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Human respiratory syncytial virus (RSV) causes acute respiratory infection in individuals of all age groups. It is the most common pathogen identified in infants and young children with acute lower respiratory infection. Although most infants and young children experience mild, cold-like symptoms, some infants develop severe lower respiratory tract disease such as pneumonia and bronchiolitis that may result in an emergency department visit or hospitalization. In the United States, hospitalization rates have risen during the last decades, and while premature infants with chronic lung disease and congenital heart disease are at increased risk for severe presentations, the majority of hospitalizations occur in previously healthy infants. Until recently, RSV prophylaxis was only available for former preterm infants and those with certain underlying medical conditions. The need for preventive interventions against RSV is crucial. This paper will provide a review of the vaccine development, the spectrum of RSV prophylaxis, current challenges associated with the cost, insurance coverage and equitable distribution of targeted therapies. Copyright © 2024 Wolters Kluwer Health, Inc. All rights reserved.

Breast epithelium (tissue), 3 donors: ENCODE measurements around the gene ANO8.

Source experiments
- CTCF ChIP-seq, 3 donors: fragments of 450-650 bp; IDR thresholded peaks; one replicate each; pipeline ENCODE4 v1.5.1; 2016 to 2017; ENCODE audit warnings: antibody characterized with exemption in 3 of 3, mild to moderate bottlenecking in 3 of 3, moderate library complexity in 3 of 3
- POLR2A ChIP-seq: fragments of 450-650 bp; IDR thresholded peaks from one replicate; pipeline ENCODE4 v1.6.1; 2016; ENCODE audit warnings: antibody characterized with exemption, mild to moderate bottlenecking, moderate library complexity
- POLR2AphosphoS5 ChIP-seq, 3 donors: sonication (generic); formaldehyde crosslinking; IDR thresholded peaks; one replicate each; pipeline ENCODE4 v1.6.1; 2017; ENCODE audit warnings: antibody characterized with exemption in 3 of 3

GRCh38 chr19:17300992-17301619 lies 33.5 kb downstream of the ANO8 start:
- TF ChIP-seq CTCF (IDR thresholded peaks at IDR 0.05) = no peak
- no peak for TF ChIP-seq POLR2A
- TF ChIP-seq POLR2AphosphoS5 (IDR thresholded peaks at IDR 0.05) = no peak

Citation

Anne Coates, Christy Sadreameli. Updates on respiratory syncytial virus prophylaxis: the past, present and future. Current opinion in pediatrics. 2024 Feb 14


PMID: 38351889

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